Ann Taylor: Trying to publish a book is a sometimes frustrating experience. I had sent out manuscripts before this collection, but they were not successful. I often got compliments and encouragement from publishers, but not the acceptance I wanted, so I returned to the manuscript and looked at it even more critically. I dropped some poems, added some new ones that I thought were better and sent it out again. I was delighted when Ravenna Press accepted the book and awarded it first prize in their Cathlamet contest. You can’t let yourself get so discouraged you give up, but you also have to be honest with yourself.

Geosi Gyasi: Do you factor “form” in your writing?

Ann Taylor:  I tend to write free verse based on the sound, meaning, and rhythm of the lines, but I am always aware of the iambic pentameter at the base of poetry in English and of the need for variation. I do often write using different stanza lengths or placement of lines, but so far have not focused primarily on official forms.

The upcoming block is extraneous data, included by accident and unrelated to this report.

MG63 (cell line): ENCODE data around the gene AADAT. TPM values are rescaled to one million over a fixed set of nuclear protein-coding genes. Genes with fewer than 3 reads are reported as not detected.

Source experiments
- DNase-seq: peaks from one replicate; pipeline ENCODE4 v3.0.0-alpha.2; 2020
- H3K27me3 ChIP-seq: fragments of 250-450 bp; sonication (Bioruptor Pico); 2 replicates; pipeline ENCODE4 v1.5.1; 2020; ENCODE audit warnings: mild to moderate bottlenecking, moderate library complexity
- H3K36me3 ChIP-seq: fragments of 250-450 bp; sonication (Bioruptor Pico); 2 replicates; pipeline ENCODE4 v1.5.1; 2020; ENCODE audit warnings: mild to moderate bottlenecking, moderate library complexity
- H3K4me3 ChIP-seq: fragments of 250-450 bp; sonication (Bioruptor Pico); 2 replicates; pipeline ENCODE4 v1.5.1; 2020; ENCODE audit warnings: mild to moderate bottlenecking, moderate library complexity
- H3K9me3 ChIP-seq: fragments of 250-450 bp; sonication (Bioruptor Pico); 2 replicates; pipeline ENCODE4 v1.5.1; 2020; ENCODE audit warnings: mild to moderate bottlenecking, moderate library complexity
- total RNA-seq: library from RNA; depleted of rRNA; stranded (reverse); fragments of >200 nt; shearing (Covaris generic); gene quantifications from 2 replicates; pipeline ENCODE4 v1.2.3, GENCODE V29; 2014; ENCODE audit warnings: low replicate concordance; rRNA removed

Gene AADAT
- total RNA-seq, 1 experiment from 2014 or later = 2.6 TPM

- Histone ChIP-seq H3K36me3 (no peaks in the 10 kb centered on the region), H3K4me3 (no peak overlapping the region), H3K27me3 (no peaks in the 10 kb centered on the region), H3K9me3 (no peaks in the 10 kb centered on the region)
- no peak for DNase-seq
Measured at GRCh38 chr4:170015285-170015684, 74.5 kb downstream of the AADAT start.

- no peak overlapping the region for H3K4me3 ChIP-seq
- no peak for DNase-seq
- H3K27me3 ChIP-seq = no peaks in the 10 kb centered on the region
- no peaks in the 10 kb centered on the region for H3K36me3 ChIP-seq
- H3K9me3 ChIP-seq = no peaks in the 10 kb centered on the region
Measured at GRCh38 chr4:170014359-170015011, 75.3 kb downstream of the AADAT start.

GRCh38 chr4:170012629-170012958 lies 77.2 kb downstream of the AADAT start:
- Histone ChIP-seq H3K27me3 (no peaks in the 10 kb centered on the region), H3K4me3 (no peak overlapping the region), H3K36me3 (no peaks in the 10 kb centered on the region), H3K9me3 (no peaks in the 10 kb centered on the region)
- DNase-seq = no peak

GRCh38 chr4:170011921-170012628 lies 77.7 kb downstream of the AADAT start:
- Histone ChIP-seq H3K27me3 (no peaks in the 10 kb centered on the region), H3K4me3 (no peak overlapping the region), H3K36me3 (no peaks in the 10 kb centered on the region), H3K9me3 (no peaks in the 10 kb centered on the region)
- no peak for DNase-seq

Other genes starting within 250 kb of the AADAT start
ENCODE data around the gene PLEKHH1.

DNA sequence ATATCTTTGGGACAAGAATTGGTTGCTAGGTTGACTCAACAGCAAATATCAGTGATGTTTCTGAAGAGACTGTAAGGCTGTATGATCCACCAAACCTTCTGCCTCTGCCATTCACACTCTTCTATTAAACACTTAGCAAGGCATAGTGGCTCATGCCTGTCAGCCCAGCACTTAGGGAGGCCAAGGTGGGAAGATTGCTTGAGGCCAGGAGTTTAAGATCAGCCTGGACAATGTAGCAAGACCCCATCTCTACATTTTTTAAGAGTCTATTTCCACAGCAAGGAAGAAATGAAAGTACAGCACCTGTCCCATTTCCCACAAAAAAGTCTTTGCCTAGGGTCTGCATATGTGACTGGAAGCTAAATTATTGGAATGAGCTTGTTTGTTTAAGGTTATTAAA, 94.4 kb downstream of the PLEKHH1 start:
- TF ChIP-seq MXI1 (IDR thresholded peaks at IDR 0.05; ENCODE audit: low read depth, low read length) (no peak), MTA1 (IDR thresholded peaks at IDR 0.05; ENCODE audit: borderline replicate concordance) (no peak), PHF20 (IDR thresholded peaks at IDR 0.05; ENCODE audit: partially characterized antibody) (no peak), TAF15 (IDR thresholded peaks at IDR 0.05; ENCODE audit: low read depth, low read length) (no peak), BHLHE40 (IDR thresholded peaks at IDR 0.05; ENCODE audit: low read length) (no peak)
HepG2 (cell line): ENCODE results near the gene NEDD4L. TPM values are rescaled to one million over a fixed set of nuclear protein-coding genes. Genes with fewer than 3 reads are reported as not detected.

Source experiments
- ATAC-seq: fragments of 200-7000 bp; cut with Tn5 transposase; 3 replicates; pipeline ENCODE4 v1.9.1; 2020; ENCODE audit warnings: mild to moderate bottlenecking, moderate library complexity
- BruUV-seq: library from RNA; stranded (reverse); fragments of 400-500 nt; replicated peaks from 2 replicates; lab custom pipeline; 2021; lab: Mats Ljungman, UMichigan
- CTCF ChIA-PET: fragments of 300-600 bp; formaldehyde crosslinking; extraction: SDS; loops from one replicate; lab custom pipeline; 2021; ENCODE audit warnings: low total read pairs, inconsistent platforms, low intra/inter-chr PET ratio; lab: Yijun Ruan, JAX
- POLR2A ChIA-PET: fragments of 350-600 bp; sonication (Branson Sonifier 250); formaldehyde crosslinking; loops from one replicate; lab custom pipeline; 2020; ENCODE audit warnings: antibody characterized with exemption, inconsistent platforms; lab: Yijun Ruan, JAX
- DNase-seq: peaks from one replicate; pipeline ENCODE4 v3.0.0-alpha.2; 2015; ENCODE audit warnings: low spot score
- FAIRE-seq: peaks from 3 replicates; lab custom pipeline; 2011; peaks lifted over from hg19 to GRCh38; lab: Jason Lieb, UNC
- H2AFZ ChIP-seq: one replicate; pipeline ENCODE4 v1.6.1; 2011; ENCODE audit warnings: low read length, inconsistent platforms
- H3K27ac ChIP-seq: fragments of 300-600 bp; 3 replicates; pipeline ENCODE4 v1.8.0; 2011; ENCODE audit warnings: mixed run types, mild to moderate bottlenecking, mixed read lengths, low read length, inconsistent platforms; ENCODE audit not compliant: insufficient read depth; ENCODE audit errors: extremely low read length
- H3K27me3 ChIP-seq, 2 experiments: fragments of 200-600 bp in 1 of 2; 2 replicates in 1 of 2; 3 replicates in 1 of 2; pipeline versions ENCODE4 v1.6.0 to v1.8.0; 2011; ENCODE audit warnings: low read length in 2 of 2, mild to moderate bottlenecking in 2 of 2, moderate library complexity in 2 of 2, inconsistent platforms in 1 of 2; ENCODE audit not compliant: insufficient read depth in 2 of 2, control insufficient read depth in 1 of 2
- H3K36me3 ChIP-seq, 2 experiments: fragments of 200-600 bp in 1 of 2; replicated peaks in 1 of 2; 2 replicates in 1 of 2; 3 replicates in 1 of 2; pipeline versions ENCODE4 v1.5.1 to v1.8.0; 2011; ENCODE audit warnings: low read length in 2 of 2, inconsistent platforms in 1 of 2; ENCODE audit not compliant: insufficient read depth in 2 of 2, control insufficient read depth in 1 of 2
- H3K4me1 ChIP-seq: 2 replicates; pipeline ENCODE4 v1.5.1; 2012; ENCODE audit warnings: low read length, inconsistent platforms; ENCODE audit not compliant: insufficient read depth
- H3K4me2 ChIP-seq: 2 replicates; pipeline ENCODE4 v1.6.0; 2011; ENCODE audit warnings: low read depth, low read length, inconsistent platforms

Available on Amazon

Available on Amazon

Geosi Gyasi: Do you receive any criticisms for your book, “The River Within”?

Ann Taylor: Yes, first of all from the poet, Lynn Strongin, who selected the book for the prize and from the editor at Ravenna Press, Kathryn Rantala. Their comments in the introduction are an encouragement for me to read. So far, I have also had some positive reviews at various local sites and from editors who have published my work.

Geosi Gyasi: Is there any circumstance that led you to write, “To Carry on with the Dying”?

Ann Taylor:   I have visited Pompeii twice and found it remarkable, a civilization stopped in time. Later on, I read a piece complaining about the neglect of the site and the ongoing damage. I wanted to call attention to this wonderful location  and at the same time to highlight the danger of losing so much of it. I was not writing a traditional visitor piece.